How to Understand The Derivatives Market

In 2006, few people outside of the derivatives market had used the word "credit default swap" in casual conversation. By 2008, it had become an inescapable household term. People continue to throw around buzz words gleaned from the pink pages of the FT, but as my colleague, Daniel Indiviglio recently asked: Does anyone out there really understand what the Over-The-Counter (OTC) Derivatives market is? Since I consider myself the resident derivatives wonk at Atlantic Business, I felt compelled to respond. But rather than focus on any particular instrument or issue, I thought it would be best to focus on the overall structure of the market - who the people in the market are, what they do, and what relationships they have to each other - and leave the banker-bashing to somebody else.


If you were to base your understanding of financial markets on your experiences as a consumer of financial products, you would probably think that any and all types of financial products are available upon demand - all you need to do is pay for them, right? No. The reason you can purchase stocks over the internet with a few clicks of the mouse is because at the other end of that trade is someone else willing to assume the exact opposite end of the trade. If you want to buy, they're willing to sell. If you want to sell, they're willing to buy. The folks that do this are known as market-makers. Simply put, their willingness to both buy and sell assets creates a market in which others can trade these assets.

Liquidity risk is the risk that you won't be able to sell an asset, or more generally unwind a trade, for an amount of cash close to its expected value at any given moment. So which assets carry the most liquidity risk? As a general rule, the greatest liquidity risk comes from assets in thinly traded markets. That is, the fewer times an asset is traded on any given day, the greater the liquidity risk. For example, stock in Coca Cola carries much less liquidity risk than a Victorian mansion for the simple reason that Coca Cola stock is heavily traded every business day all over the world. As a result, Coca Cola stock trades can be executed quickly through intermediaries who are willing to buy it from or sell it to you, since these intermediaries know that at some point in the near future, someone else will show up at their door asking to buy or sell some more. So these market-makers must be the greatest people on the Earth, willing to devote their time to make markets liquid, all for the greater good of humanity, right? No.  You bought your lunch, even if you don't remember paying for it. In exchange for providing liquidity, market-makers get to pocket the difference between the prices at which they buy and sell.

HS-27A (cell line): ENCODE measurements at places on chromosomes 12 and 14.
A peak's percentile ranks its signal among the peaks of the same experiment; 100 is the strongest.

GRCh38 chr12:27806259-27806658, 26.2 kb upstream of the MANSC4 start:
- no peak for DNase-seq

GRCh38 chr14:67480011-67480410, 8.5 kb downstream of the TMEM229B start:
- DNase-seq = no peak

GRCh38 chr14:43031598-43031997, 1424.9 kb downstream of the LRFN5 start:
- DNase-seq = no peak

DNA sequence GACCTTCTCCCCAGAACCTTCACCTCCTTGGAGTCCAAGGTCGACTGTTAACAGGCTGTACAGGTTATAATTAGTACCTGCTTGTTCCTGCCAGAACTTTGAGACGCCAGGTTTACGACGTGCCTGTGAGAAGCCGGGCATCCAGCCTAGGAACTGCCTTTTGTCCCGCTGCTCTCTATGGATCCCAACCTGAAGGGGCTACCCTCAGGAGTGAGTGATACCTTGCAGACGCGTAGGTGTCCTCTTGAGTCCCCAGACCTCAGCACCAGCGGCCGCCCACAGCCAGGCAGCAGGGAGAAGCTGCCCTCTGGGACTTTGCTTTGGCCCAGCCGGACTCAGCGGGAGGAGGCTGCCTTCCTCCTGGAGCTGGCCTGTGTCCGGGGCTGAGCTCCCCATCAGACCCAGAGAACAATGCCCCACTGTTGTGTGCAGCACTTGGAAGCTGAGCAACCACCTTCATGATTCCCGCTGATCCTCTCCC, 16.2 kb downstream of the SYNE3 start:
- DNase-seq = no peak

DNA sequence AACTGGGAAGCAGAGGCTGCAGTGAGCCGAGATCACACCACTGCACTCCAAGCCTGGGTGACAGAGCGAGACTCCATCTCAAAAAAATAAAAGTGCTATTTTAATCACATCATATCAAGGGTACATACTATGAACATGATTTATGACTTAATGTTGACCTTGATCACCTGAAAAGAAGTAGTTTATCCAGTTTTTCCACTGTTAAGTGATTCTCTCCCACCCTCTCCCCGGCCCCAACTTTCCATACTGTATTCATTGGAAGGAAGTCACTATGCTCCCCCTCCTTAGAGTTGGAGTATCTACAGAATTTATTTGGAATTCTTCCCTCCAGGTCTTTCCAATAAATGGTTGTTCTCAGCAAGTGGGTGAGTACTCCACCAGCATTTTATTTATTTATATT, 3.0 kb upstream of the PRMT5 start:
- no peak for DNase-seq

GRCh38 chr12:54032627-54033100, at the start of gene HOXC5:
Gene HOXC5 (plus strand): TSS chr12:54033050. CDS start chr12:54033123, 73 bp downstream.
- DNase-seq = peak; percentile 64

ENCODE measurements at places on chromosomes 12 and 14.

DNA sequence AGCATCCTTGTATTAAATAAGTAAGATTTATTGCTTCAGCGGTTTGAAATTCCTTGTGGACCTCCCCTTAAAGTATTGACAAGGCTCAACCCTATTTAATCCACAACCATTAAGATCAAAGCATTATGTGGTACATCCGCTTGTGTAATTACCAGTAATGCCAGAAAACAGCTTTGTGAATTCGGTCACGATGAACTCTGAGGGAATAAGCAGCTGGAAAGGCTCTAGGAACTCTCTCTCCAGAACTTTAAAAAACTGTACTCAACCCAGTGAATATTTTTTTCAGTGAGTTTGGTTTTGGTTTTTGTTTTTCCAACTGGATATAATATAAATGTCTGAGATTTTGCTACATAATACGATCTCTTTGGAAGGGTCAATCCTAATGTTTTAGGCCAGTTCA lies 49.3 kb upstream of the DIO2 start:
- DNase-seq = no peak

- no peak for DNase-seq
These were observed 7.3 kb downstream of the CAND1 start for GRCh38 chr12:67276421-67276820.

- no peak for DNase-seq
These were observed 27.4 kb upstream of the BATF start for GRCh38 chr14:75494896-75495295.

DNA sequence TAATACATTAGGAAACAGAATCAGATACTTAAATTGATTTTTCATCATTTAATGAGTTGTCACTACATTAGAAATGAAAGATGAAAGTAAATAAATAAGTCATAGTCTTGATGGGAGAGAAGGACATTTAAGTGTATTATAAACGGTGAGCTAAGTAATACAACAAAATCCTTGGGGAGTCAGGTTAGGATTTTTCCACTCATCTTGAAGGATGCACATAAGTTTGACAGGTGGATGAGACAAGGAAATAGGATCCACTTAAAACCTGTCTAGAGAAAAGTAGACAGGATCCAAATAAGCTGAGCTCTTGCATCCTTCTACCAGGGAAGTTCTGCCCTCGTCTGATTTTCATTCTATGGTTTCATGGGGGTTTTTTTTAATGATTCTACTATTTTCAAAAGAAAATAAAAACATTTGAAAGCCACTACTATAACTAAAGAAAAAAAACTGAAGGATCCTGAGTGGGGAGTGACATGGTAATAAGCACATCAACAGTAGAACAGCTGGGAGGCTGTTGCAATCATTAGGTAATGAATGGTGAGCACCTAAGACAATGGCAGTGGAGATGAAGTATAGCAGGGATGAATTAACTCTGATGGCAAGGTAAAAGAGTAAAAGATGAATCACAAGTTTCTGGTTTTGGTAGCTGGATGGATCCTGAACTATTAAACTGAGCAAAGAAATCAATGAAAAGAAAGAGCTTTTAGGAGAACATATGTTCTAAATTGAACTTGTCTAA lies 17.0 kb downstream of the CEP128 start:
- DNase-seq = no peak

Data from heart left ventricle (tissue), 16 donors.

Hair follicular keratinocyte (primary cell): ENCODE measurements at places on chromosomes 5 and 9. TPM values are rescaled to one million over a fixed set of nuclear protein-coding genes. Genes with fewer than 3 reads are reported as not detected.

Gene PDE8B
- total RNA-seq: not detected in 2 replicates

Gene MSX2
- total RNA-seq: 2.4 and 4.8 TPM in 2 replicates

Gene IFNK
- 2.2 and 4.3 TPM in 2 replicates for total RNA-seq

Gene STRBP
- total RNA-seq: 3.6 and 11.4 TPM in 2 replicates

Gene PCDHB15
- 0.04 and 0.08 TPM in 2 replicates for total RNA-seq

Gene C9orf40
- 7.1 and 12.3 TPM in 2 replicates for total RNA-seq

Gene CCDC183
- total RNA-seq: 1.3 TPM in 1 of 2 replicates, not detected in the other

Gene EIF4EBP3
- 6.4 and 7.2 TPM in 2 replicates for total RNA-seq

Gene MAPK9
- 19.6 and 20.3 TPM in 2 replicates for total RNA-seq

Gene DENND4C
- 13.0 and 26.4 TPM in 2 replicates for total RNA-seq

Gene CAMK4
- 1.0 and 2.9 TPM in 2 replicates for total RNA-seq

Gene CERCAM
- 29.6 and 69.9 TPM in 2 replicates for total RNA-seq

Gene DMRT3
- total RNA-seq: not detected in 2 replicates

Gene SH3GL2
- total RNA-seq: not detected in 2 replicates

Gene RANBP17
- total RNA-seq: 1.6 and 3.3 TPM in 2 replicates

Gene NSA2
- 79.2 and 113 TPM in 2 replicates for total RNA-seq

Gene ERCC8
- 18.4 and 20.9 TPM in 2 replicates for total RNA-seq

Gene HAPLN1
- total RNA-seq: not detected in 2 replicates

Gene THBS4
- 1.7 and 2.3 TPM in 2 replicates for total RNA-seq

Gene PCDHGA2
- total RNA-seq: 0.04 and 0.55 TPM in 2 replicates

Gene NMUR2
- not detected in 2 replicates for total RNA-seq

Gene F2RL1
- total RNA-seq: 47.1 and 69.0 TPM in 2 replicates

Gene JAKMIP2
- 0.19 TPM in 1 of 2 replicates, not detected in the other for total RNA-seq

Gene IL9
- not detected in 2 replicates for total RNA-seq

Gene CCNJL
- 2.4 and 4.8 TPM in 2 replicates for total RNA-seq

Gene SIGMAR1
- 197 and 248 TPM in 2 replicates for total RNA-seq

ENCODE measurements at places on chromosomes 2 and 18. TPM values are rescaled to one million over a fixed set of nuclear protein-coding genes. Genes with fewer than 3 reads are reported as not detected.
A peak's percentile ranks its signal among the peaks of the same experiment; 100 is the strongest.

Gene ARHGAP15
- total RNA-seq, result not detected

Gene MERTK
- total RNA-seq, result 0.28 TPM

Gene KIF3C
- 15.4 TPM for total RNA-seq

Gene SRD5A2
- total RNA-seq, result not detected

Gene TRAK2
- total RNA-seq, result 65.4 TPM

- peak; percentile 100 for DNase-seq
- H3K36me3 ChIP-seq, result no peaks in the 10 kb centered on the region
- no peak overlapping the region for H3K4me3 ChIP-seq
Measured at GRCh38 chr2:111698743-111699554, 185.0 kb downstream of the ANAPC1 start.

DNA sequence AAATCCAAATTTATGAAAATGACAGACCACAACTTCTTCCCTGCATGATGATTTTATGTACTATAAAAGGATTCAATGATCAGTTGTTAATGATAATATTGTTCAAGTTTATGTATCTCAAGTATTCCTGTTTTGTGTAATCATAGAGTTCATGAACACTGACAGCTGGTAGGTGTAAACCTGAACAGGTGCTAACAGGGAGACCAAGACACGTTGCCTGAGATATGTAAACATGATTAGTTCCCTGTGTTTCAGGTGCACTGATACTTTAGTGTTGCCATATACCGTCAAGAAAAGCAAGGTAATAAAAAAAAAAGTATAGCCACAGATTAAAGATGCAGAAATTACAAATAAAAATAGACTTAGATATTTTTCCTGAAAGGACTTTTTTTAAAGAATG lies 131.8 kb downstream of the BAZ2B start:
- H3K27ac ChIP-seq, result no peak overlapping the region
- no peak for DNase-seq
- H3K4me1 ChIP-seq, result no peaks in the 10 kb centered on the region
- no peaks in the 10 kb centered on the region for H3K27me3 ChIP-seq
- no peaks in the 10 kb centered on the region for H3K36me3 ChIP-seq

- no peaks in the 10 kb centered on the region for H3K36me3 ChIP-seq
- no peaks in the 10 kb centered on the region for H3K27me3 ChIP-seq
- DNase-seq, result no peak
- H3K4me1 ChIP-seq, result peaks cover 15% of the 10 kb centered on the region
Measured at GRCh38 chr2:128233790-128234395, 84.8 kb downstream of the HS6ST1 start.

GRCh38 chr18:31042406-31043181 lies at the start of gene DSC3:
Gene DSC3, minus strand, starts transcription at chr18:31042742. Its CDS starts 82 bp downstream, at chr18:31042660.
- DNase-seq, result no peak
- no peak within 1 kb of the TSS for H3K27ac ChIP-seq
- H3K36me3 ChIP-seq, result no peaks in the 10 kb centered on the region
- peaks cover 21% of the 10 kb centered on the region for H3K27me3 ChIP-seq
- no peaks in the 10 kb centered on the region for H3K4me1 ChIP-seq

A swap is a very common type of OTC derivative, which includes that destroyer of economies, the credit default swap (CDS). While industry folk commonly speak of a buy-side and a sell-side to the swap market, you can't really buy or sell a swap in the classic sense, since a swap is an instrument in which both sides have obligations to perform in the future. That is, if the underlying rate moves against either party, that party will have to pay up, much like a future or forward contract. This is in contrast to an option from the perspective of its holder. An option grants the right, not the obligation, to the option holder to buy a particular asset; and creates an obligation on the part of the option writer to sell that asset. You can sell a right and assume an obligation. You cannot sell an obligation. Well, there are probably a few bozos out there. But in any case, both parties to a swap could end up having an obligation to pay at some point in the future.

The Sell-Side

Swap dealers are market-makers for swaps: the sell-side of the market. But how do they create markets when you can't really buy or sell a swap? At all times except execution, swaps have positive value to one of the parties to the swap and negative value to the other. At execution, the market value of the swap to each side of the swap is zero.  This is because the price of the swap will be based upon the value of some rate at execution. One party will be long on the rate (benefiting if the rate goes up) and the other will be short on the rate (benefiting if the rate goes down). After execution, that rate will move, up or down, which will create value to one of the parties. What swap dealers do to net their positions is offset their long positions with short positions; and offset their short positions with long positions. In reality, this process is not so simple. The face value of each trade, known as the notional amount, is not likely to match up so perfectly with the other trades, despite being executed by masters of the universe. As a result, they have to work pretty hard to make all of their trades match up.

The Buy-Side

So who is out there using these swaps aside from those evil useless bankers? Well, I'm sorry to disappoint you, but pretty much everyone: corporations of every variety, particularly heavy consumers of energy products, municipalities of every variety, and of course, hedge funds. There are others, like insurers, who have played a now infamous role in the OTC derivatives market, but the preceding list, while not exhaustive, at least provides some insight into the broad variety of market participants out there using these weapons of mass financial destruction.

Presented by

Charles Davi is a capital and derivatives markets lawyer in New York City. He received his J.D. from New York University School of Law and B.A. in Computer Science from Hunter College.

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